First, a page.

Objective: To investigate on a population basis the suggestion that certain factors naturally alter the odds of having a boy or a girl, and that some women are predisposed towards having children of one particular gender.
Design: Routine data analysis.
Population: Routinely collected data on singleton infants born in Scotland from 1975 to 1988, linked so that births (live and still) to the same mother could be identified. The analyses relate to 549,048 first to fifth order births occurring to 330,088 women whose records were complete from the first delivery onwards.
Main outcome measures: Gender of infant.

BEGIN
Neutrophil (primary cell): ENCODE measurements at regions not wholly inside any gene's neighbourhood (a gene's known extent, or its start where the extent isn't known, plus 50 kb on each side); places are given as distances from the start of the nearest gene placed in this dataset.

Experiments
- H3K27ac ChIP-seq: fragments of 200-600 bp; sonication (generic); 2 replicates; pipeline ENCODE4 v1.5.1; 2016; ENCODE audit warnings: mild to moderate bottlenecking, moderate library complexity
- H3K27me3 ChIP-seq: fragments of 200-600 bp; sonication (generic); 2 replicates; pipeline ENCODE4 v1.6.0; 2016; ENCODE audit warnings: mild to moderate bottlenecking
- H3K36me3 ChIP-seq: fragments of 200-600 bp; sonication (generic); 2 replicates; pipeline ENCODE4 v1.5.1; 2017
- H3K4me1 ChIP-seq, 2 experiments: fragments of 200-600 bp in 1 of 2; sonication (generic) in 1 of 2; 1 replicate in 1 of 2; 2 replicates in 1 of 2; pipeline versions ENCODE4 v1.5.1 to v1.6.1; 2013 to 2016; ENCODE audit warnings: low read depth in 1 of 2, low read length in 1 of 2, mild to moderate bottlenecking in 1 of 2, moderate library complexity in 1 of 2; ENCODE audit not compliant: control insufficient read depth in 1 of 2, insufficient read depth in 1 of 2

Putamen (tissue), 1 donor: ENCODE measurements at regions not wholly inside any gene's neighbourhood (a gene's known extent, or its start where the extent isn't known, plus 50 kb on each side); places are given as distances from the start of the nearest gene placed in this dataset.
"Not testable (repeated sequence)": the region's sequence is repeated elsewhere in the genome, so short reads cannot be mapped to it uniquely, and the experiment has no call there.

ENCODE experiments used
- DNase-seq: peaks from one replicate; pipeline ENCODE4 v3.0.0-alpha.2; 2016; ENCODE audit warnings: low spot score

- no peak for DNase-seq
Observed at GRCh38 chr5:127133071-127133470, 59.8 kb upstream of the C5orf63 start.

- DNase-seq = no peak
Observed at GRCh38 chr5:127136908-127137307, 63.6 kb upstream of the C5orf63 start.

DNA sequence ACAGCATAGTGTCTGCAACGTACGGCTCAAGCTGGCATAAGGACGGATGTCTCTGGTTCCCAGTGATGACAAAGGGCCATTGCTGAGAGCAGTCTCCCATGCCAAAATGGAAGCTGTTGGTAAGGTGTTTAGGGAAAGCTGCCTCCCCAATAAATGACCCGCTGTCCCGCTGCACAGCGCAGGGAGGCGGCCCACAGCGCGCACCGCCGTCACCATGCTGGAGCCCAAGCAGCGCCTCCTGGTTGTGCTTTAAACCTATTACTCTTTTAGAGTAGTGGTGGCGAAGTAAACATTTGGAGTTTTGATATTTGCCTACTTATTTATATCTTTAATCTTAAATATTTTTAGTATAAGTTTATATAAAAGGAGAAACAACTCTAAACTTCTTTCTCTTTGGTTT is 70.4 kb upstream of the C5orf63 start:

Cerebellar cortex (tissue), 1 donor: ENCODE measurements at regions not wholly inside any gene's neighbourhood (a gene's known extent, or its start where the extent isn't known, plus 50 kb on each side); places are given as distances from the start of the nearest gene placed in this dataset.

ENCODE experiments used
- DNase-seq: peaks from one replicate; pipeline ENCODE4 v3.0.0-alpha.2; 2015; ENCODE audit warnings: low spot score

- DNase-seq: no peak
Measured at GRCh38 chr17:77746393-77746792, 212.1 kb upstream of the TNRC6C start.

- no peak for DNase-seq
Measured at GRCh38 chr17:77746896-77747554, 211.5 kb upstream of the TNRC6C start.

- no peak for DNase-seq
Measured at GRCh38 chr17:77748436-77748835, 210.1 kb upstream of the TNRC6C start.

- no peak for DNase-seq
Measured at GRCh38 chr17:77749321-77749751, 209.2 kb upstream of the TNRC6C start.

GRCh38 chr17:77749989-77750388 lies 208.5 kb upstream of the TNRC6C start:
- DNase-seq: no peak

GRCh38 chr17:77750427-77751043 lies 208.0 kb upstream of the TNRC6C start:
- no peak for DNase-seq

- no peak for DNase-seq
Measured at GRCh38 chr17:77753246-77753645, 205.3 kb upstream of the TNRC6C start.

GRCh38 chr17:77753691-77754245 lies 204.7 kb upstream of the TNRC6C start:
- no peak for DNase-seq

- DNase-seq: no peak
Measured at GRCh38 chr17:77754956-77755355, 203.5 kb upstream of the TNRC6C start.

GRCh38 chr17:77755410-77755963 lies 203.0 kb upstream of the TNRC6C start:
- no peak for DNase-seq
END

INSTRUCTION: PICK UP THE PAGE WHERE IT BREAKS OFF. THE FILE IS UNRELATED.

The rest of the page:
Results: Of 549,048 births, 51.4% were male. Apart from random variation, the sex ratio of 1.06 remained constant at all birth orders (P = 0.18). The probability of a male infant appeared unrelated to the genders of the preceding siblings (P > 0.20 in second to fifth deliveries), and there was no evidence of variation with maternal age (P = 0.31), maternal height (P = 0.69), paternal social class (P = 0.12), maternal social class (P = 0.57), year of delivery (P = 0.84) or season of birth (P = 0.41). Whilst mothers whose children were all the same gender were more likely to continue childbearing than those with children of different genders, there was no evidence that those with daughters were more likely to continue than those with sons.
Conclusions: The suggestion that some women have a natural predisposition towards having children of a particular gender is not supported by these data. On a population basis there is no evidence to suggest that gender determination is anything other than a chance process.